It won’t be spoiling things to say that the puppets make themselves known once Le Mat and pals book into the hotel. Their friend, however, is lying in a casket upon their arrival having committed suicide immediately after sending out the invites. Instead he lives on in their visions – some nasty, some violent, some just plain weird – which have to compete for the screen time with a Ten Little Indians-alike set-up in which the psychic foursome are picked off in gruesome fashion, one-by-one, by those murderous marionettes. In-between times we also learn a little about the backstory involving ancient Egyptians, though surprisingly little on the whole Nazi angle (Puppet Master III: Toulon’s Revenge, actually a prequel, would fulfil those duties). Roe and O’Reilly’s incessant horniness also allows for intermittent bouts of nudity to offset the gore.

Importantly Puppetmaster keeps itself busy with all of these goings-on. Whilst things may occasionally err on the side of the silly, it has neither the time nor the chance to lapse into disinterest or boredom. There’s always a dream-within-a-dream-within-a-dream just around the corner or another violent death. Similarly the cast are of a high enough calibre to ensure a certain level of quality is maintained throughout. As well as Hickey we also have Miracle reminding genre fans of her turn in Dario Argento’s Inferno and Le Mat being enjoyably off-kilter. Admittedly he’s some way off from his earlier roles in the likes of American Graffiti, Melvin and Howard and the still underrated Aloha Bobby and Rose, though clearly relishing a part outside of the TV movie wasteland he’d found himself in for much of the eighties.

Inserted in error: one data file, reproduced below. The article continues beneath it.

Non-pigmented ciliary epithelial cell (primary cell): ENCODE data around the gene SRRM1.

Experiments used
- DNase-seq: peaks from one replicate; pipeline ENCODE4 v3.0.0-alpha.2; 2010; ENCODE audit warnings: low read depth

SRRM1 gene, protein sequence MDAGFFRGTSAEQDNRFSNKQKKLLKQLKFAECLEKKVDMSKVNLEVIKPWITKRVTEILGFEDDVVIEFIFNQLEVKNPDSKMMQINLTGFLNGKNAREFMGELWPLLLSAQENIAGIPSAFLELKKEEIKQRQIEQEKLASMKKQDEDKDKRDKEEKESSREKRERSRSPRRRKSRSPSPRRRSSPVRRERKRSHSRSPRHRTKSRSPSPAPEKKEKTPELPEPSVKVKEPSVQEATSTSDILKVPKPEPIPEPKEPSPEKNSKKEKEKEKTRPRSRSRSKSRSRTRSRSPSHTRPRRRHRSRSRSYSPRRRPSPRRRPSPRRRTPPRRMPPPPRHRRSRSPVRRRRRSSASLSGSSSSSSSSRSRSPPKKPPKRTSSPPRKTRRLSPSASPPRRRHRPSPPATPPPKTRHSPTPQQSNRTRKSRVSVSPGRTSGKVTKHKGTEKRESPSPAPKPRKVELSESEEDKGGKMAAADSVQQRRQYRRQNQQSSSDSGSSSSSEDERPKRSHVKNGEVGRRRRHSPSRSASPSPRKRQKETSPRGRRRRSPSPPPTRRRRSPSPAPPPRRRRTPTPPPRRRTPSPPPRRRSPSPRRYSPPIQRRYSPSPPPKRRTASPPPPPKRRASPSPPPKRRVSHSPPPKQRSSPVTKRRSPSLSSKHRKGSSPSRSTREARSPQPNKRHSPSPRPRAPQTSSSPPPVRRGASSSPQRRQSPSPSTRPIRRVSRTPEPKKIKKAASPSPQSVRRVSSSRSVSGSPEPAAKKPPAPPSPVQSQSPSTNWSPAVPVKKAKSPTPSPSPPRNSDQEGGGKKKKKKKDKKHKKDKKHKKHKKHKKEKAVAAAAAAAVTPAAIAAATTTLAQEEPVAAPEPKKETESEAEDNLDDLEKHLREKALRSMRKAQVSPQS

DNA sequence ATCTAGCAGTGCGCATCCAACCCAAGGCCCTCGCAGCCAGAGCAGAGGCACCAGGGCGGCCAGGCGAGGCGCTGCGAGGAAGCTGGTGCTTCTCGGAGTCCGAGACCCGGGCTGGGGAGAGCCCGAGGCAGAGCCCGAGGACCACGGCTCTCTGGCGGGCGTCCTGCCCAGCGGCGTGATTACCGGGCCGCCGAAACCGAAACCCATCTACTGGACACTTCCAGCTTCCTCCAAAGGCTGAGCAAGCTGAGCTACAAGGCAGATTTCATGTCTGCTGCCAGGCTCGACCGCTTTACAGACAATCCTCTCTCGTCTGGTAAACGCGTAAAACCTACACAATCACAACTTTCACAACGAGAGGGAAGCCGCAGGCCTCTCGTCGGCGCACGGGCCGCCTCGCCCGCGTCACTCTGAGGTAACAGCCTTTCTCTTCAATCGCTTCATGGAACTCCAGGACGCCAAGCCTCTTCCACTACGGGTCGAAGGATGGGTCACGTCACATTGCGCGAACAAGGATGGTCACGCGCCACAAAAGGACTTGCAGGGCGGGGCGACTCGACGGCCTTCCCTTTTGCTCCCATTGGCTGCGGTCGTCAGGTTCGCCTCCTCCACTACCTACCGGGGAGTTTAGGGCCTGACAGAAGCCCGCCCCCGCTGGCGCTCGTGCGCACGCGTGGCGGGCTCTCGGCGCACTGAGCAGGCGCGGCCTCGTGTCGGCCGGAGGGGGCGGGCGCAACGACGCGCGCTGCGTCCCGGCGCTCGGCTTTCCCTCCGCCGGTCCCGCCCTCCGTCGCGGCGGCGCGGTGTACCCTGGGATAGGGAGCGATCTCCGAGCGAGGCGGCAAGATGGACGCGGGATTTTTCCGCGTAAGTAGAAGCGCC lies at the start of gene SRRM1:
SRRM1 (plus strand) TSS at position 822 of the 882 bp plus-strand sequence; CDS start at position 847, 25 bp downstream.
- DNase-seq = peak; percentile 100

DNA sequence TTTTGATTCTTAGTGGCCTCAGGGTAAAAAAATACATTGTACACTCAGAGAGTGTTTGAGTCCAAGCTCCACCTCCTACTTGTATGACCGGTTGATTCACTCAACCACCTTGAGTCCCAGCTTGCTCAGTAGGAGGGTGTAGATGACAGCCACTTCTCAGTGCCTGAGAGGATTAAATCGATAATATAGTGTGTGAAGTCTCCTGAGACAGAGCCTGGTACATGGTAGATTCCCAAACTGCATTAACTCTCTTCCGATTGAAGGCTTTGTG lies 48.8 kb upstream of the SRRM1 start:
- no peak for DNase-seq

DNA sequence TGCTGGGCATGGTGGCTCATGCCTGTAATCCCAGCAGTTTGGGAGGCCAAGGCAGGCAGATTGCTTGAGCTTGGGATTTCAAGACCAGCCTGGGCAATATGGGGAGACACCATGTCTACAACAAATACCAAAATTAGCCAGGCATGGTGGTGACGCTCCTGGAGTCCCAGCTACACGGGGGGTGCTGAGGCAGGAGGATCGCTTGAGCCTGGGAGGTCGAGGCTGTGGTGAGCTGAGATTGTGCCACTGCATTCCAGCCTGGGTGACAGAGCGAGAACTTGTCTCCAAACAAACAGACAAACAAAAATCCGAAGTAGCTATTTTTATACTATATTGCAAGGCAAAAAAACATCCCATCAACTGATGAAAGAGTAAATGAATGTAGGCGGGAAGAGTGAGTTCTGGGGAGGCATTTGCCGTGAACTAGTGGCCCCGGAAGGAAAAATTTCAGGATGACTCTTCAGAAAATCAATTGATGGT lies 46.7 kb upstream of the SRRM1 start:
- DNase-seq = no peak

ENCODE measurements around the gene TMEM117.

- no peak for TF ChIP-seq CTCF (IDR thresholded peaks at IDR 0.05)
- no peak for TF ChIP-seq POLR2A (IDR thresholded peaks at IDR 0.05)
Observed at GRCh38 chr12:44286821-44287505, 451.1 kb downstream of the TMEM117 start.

Needless to say, the real stars are the puppet themselves. If the cast list and Salvati lend a little quality, then the various miniature murderers provide the entertainment. Puppetmaster was made on a relatively tiny budget in 1989 and as such had no recourse to the then-rapidly growing computer generated side of special effects. (For a bit of context The Abyss was released into cinemas whilst Puppermaster was in production.) Instead producer Charles Band turned to Dave Allen for the model work and stop-motion techniques, having previously worked together on the likes of Laserblast, Ghoulies and, most fittingly, Dolls. As well as low-budget horror movies (starting with the cultish Equinox back in 1970) Allen had also been involved in major studio productions and even earned an Oscar nomination for his contribution to Young Sherlock Holmes. In other words he knows his stuff and there is something massively pleasing about the numerous simple but effective methods employed throughout Puppetmaster. Sometimes he recognises that all you need do is throw a puppet across the room. There’s no fanciness, no pretension and no over-elaboration – and that, of course, is all part of the charm.

Audiences obviously agreed and, in the years since, Puppetmaster has become a fully fledged franchise. There’s been a whole string of sequels – with the tenth instalment, Puppet Master X: Axis Rising, due this Halloween – plus a crossover with another Charles Band series, Demonic Toys. Speaking of toys the various puppets have even been treated to their own action figure range, whilst the Wikipedia page informs me of costumes, comic books and collectible cards. Not bad for a film that was intended for a theatrical release only to find itself debuting on VHS.